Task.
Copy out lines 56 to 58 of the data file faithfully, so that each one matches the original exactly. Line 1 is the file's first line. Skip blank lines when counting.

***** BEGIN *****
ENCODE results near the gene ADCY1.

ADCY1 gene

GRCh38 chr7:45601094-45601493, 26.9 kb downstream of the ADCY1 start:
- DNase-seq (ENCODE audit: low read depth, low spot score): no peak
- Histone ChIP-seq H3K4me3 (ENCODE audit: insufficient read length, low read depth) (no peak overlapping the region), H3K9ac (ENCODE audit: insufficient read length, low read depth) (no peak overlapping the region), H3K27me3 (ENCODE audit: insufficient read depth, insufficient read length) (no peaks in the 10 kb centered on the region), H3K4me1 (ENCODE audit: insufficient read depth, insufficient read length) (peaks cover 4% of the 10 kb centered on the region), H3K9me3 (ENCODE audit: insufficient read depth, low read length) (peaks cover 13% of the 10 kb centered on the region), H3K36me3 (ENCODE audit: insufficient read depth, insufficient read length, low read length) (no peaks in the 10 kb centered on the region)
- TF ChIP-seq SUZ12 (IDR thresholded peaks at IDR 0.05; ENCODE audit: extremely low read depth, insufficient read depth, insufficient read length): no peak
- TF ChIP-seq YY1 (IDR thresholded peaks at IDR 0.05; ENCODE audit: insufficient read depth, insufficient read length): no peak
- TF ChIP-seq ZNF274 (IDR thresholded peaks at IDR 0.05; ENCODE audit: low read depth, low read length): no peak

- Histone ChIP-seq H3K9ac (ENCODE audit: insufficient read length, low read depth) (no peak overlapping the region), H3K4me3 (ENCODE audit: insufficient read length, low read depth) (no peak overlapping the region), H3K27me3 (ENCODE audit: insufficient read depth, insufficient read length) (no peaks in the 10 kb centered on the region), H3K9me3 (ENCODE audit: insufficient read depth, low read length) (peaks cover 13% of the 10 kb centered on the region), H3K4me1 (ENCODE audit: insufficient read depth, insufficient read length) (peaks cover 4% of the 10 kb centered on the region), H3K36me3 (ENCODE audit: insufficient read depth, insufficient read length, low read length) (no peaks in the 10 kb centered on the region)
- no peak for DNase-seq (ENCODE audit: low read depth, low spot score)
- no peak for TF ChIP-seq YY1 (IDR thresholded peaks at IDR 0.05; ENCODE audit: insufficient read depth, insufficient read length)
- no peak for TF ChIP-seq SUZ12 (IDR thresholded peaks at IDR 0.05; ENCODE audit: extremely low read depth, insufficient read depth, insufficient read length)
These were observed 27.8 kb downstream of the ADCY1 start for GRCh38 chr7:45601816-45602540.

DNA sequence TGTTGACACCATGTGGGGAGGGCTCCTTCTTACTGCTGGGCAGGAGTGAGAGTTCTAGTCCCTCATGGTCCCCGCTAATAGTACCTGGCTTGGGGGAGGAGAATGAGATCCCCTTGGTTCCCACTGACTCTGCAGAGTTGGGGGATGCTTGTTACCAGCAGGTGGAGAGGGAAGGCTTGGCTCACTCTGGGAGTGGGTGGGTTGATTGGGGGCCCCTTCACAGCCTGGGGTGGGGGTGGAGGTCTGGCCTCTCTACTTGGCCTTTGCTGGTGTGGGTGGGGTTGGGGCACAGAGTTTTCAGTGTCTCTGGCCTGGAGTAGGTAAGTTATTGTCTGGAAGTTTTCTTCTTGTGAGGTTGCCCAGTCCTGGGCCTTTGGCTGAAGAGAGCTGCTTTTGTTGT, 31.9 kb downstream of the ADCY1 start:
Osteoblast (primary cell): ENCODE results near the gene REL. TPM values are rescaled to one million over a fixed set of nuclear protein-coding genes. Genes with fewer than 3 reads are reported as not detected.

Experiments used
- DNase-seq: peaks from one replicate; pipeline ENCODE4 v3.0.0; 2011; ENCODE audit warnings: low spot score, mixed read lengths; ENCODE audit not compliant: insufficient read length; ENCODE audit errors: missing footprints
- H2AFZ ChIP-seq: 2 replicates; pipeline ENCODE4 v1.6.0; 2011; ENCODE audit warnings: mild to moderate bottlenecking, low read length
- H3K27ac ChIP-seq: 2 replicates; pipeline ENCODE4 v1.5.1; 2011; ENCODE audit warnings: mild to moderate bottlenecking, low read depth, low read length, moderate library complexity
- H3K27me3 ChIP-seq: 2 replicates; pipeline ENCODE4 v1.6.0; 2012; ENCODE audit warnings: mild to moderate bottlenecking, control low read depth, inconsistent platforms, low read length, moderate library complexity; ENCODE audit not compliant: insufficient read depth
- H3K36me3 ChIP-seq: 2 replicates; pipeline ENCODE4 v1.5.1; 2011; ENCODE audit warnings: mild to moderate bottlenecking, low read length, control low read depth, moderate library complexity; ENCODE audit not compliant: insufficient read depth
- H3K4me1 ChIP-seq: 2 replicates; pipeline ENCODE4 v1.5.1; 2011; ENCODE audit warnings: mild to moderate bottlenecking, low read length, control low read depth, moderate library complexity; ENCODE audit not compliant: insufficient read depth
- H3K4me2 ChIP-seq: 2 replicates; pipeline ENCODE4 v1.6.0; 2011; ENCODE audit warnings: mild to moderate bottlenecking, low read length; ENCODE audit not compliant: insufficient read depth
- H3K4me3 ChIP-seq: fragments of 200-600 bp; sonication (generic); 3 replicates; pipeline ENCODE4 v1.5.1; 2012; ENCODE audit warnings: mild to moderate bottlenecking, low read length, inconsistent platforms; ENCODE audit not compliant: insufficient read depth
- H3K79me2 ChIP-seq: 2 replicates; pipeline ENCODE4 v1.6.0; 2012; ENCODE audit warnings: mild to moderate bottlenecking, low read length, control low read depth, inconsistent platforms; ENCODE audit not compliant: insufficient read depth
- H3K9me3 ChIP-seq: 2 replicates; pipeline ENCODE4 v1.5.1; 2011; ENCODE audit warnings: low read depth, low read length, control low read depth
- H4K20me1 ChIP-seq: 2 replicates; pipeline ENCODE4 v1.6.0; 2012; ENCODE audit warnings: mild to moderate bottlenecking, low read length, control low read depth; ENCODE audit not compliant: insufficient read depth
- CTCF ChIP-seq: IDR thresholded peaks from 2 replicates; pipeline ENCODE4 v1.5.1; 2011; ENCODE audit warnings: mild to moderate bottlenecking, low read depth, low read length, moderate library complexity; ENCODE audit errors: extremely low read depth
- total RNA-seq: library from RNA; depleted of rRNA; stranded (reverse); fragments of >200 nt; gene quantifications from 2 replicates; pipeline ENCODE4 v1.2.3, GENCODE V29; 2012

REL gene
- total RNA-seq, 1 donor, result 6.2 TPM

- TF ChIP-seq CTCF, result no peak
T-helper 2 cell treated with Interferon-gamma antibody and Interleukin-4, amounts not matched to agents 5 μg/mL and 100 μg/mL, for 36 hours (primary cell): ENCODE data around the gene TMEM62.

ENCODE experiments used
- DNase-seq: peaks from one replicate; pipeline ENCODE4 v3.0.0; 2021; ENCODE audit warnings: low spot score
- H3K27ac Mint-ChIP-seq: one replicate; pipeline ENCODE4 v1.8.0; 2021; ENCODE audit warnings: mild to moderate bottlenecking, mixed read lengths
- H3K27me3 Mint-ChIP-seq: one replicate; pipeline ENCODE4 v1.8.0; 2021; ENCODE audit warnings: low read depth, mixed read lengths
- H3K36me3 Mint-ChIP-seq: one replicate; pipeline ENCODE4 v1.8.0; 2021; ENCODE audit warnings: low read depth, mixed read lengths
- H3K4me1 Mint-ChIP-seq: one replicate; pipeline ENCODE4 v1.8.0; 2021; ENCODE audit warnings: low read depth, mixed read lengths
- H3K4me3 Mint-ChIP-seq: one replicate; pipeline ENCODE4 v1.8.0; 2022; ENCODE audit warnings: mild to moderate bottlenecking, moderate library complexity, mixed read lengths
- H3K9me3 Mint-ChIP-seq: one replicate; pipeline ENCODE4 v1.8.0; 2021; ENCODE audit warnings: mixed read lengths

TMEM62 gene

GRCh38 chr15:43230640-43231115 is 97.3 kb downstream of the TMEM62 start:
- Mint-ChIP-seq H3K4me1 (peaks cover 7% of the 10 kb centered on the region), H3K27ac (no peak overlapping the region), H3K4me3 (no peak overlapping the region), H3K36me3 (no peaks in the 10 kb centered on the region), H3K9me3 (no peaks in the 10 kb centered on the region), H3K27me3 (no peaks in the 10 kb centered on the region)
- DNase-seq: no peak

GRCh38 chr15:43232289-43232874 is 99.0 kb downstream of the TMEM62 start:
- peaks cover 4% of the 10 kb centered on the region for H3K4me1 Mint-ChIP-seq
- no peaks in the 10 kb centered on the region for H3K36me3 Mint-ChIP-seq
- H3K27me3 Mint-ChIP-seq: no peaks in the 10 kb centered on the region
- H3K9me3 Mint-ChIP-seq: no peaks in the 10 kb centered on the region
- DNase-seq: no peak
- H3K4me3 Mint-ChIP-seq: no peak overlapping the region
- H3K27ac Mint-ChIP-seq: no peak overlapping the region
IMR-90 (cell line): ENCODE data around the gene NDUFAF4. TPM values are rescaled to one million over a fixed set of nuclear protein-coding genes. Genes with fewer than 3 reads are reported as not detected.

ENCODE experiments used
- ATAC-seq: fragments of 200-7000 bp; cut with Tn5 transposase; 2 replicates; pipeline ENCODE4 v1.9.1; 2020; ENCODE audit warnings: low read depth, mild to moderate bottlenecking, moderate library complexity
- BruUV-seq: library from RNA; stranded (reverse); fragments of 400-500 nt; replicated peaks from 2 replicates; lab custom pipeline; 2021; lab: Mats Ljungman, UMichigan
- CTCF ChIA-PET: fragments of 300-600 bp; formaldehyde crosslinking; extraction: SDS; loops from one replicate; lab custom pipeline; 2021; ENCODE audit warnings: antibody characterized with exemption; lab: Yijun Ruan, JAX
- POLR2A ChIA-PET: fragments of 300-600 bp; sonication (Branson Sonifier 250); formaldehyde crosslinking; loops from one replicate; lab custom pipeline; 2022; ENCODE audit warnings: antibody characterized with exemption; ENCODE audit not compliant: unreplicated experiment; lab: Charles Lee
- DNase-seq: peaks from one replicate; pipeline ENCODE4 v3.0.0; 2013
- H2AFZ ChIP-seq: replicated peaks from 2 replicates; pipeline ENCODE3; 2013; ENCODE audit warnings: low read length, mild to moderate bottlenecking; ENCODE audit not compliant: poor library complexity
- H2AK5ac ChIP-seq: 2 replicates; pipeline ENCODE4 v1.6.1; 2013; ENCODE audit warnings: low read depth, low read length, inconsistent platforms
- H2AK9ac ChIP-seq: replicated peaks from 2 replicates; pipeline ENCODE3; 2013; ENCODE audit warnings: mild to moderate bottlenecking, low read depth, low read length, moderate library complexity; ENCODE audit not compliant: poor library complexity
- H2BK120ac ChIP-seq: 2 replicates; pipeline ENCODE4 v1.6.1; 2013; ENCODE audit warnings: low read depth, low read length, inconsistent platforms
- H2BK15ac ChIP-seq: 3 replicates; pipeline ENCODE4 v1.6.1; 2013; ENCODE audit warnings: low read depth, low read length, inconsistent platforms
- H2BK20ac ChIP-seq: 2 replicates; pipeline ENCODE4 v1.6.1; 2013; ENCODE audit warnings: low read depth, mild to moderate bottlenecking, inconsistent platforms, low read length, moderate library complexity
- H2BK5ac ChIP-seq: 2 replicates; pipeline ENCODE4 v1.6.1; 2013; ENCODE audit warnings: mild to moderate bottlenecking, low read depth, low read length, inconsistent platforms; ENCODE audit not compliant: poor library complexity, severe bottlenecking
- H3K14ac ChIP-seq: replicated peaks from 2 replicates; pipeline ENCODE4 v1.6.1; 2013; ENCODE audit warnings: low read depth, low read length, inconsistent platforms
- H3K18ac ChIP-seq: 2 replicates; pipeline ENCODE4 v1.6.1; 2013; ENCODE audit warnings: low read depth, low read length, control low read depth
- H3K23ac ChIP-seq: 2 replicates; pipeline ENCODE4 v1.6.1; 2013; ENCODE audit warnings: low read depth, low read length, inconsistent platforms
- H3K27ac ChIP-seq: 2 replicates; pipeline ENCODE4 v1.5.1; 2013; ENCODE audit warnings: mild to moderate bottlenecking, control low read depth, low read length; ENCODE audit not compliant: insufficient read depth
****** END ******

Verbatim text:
- ATAC-seq: fragments of 200-7000 bp; cut with Tn5 transposase; 2 replicates; pipeline ENCODE4 v1.9.1; 2020; ENCODE audit warnings: low read depth, mild to moderate bottlenecking, moderate library complexity
- BruUV-seq: library from RNA; stranded (reverse); fragments of 400-500 nt; replicated peaks from 2 replicates; lab custom pipeline; 2021; lab: Mats Ljungman, UMichigan
- CTCF ChIA-PET: fragments of 300-600 bp; formaldehyde crosslinking; extraction: SDS; loops from one replicate; lab custom pipeline; 2021; ENCODE audit warnings: antibody characterized with exemption; lab: Yijun Ruan, JAX